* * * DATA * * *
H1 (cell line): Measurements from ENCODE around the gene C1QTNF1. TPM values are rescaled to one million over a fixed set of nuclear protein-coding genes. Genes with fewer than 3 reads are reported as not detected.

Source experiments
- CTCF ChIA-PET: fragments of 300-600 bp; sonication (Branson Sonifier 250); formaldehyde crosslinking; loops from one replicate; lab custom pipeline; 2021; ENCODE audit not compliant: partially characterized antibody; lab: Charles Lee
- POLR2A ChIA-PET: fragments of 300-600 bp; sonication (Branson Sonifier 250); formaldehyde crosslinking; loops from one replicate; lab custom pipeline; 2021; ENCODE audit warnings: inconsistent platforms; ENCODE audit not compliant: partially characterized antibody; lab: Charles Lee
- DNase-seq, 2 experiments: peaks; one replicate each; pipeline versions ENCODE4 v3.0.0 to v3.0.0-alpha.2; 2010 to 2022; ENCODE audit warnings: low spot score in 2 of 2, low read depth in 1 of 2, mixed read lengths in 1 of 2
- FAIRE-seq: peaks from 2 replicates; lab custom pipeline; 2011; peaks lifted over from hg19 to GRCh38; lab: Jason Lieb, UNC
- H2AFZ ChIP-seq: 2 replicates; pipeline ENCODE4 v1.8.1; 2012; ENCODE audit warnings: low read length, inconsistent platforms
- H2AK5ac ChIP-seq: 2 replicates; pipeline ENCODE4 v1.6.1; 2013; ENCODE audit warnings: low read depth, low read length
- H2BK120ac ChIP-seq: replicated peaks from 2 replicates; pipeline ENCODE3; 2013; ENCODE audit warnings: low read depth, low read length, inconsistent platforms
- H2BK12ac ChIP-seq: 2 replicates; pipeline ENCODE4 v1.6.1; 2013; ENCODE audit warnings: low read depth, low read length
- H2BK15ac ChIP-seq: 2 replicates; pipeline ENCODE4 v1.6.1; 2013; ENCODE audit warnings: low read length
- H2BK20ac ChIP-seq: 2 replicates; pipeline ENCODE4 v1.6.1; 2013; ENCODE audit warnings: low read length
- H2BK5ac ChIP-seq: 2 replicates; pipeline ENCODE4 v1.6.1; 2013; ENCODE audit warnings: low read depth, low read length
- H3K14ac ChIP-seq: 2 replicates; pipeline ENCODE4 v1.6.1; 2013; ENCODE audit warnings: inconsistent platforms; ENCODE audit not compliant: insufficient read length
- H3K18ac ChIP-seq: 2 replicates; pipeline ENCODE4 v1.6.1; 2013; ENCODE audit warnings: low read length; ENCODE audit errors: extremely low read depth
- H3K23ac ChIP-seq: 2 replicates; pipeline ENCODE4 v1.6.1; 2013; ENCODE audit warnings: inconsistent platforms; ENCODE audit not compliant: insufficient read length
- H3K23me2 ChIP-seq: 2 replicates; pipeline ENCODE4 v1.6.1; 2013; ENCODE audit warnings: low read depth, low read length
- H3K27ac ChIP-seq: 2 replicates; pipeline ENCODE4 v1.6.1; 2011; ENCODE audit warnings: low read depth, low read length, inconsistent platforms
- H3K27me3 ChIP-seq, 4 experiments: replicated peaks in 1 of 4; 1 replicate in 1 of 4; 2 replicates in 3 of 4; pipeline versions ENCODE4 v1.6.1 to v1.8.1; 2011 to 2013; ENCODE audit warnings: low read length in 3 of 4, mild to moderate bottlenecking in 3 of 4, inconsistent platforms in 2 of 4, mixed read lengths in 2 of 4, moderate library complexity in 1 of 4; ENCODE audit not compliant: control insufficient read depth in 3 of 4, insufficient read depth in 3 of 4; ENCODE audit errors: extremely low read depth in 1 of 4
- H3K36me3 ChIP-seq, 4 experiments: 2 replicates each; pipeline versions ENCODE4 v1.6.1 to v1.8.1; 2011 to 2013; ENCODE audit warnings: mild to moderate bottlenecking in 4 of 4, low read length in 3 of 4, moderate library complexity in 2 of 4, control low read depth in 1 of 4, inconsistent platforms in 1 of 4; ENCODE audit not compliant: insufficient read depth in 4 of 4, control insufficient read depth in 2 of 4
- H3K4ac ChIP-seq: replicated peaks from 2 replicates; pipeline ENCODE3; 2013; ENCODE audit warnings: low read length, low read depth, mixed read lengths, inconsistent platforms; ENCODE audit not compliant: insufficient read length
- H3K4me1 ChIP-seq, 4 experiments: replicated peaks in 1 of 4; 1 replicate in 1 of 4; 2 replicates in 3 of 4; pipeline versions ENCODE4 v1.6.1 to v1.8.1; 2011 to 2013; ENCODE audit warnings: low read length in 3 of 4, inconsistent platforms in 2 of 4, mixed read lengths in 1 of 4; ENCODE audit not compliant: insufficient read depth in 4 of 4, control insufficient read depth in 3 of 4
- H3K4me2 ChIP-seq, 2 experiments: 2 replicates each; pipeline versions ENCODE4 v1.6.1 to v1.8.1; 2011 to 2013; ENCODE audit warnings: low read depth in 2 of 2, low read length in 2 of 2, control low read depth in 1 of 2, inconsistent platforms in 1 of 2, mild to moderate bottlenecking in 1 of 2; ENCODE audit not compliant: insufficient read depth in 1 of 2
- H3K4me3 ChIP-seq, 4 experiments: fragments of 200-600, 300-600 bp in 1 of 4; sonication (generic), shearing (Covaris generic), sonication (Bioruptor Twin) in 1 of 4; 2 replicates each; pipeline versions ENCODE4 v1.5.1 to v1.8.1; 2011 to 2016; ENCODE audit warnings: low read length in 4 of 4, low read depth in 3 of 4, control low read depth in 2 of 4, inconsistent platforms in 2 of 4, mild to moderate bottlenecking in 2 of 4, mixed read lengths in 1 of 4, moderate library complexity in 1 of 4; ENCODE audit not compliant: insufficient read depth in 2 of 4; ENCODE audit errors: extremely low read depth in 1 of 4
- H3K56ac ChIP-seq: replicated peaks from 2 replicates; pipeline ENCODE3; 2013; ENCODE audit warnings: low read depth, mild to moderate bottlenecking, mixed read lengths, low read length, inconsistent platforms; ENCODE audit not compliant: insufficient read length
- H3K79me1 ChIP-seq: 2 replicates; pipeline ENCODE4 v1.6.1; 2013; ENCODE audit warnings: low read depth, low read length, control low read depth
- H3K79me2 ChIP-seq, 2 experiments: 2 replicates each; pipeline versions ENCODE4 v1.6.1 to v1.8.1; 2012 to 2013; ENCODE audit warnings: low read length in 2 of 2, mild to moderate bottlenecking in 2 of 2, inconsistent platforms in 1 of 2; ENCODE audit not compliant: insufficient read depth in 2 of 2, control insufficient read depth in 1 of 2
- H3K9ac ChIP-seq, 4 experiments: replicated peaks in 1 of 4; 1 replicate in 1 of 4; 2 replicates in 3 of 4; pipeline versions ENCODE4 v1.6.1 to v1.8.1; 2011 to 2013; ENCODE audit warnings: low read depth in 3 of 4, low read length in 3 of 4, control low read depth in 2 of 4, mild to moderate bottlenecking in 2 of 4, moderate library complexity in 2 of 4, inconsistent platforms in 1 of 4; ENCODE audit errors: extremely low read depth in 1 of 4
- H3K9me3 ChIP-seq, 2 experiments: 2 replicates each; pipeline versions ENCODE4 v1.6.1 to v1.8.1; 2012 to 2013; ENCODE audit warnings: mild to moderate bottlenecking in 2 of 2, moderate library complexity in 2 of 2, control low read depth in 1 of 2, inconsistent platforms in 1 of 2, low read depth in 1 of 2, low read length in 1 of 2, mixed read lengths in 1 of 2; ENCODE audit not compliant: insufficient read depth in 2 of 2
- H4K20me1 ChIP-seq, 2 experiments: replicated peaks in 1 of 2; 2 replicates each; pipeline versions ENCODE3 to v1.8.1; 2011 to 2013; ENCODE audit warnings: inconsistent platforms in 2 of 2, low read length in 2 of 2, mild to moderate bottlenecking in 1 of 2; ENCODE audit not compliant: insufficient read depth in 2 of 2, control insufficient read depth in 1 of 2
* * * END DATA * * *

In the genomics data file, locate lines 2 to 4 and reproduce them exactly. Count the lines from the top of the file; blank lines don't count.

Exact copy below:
Source experiments
- CTCF ChIA-PET: fragments of 300-600 bp; sonication (Branson Sonifier 250); formaldehyde crosslinking; loops from one replicate; lab custom pipeline; 2021; ENCODE audit not compliant: partially characterized antibody; lab: Charles Lee
- POLR2A ChIA-PET: fragments of 300-600 bp; sonication (Branson Sonifier 250); formaldehyde crosslinking; loops from one replicate; lab custom pipeline; 2021; ENCODE audit warnings: inconsistent platforms; ENCODE audit not compliant: partially characterized antibody; lab: Charles Lee